In our case, the server has 2GB of RAM, so we will create a 2GB file as an example in this tutorial. Please adjust the command below according to your server settings:

sudo fallocate -l 2G /swapfile

We can check that the right amount of space has been reserved by typing:

ls -lh /swapfile

-rw-r--r-- 1 root root 2.0G Oct  7 01:43 /swapfile

Our file has been created with success and the correct amount of space has been set aside. It is now time to jump to the next step and enable the Swap File.

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Step 3 – Enabling the Swap File

Now that we have a file with the right size available, we need to turn it into swap space.

First of all, we need to confine the permissions of this file so that only users with root privileges can read its contents. This method is used to prevent users without privileges from being able to access the file, which would lead to a security breach in the system.

To make the file accessible to root users only, here is the command:

sudo chmod 600 /swapfile

Check that the permissions have been changed with the following command:

ls -lh /swapfile

-rw------- 1 root root 2.0G Oct  7 01:43 /swapfile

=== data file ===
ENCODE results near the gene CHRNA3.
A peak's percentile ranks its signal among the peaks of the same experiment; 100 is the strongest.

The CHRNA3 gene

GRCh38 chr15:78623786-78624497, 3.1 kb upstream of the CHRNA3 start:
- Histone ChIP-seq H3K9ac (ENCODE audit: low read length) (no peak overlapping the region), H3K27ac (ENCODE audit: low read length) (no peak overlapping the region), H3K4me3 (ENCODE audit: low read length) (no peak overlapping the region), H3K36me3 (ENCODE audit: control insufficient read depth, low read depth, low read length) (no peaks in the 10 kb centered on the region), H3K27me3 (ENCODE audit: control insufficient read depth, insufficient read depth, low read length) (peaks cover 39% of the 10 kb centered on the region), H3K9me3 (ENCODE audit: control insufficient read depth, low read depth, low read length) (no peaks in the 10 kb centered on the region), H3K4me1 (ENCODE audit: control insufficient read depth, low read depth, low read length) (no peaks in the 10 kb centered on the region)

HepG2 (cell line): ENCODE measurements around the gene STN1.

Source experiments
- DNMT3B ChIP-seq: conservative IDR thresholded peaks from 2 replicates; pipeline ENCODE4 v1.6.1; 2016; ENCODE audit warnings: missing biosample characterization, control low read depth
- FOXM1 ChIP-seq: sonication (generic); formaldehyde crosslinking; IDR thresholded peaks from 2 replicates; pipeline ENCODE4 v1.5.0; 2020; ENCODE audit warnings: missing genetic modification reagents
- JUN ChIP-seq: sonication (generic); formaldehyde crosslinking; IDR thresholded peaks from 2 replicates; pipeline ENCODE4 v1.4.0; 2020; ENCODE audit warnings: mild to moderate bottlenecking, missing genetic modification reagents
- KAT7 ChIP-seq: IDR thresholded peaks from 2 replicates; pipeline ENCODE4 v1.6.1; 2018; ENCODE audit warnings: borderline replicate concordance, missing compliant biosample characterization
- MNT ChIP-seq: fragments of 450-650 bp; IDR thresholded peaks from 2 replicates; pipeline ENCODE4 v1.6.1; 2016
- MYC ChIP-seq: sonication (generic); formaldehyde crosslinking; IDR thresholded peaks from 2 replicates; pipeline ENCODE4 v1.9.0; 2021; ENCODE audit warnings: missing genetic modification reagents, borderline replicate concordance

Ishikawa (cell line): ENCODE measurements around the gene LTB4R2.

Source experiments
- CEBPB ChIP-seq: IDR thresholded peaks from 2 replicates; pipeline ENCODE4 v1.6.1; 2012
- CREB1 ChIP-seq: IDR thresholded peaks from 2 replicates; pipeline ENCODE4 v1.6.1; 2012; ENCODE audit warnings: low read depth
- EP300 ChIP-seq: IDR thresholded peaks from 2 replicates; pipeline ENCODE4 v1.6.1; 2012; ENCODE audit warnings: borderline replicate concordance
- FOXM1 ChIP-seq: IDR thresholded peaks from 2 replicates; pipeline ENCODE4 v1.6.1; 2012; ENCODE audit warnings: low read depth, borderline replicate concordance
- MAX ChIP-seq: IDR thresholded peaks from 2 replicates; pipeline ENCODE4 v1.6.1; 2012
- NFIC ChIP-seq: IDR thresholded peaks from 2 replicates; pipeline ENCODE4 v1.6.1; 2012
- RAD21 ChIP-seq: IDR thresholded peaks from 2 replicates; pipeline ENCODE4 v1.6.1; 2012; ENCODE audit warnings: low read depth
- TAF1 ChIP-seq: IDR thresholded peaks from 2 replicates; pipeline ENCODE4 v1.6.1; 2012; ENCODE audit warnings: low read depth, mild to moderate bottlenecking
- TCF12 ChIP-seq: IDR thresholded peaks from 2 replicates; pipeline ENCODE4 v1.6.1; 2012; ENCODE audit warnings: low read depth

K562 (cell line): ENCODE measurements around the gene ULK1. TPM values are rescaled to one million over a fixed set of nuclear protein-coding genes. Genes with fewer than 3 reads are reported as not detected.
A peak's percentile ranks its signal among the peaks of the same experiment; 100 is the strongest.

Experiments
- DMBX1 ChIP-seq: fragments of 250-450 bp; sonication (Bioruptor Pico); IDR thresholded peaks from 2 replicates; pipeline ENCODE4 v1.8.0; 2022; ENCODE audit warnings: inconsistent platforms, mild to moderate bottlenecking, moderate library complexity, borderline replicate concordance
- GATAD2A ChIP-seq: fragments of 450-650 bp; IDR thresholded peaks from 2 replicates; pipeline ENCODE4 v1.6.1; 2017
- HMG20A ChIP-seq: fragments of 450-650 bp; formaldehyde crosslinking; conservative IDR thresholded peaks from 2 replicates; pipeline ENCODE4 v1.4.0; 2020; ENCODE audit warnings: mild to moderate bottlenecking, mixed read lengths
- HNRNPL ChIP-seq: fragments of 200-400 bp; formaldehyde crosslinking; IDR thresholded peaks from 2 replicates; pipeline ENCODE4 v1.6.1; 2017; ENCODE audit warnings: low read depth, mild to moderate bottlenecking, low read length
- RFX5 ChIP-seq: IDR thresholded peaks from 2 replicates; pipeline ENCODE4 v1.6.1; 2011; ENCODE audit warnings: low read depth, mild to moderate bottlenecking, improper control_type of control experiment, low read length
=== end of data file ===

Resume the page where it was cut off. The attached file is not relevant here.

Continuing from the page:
As you can certainly see, only the root user has the read and write flag. We can now mark the file as swap with the command below:

sudo mkswap /swapfile

Setting up swapspace version 1, size = 2 GiB (2147479552 bytes)
no label, UUID=04ab9ad1-f72d-4ef6-bae3-3035d71b0647

After marking the file, we can enable the swap file, allowing our system to start using it:

sudo swapon /swapfile

Verify that the swap is available by typing:

sudo swapon --show

/swapfile file   2G   0B   -2

We can check the output of the free utility again to corroborate our findings:

          total        used        free      shared  buff/cache   available

Mem:          1.9Gi       791Mi       198Mi       1.0Mi       992Mi       1.0Gi
Swap:         2.0Gi          0B       2.0Gi

Our swap has been set up successfully and our operating system will begin to use it as necessary.

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Step 4 – Making the Swap File Permanent

Our recent changes have enabled the swap file for the current session. However, if we reboot, the server will not retain the swap settings automatically. We can change this by adding the swap file to our /etc/fstab file.

Back up the /etc/fstab file in case anything goes wrong:

sudo cp /etc/fstab /etc/fstab.bak

Add the swap file information to the end of your /etc/fstab file by typing:

echo '/swapfile none swap sw 0 0' | sudo tee -a /etc/fstab

Next we’ll review some settings we can update to tune our swap space.

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Step 5 – Tuning your Swap Settings

There are a number of options you can configure that will impact the performance of your system when you need to manage swap.

Adjusting the Swappiness Property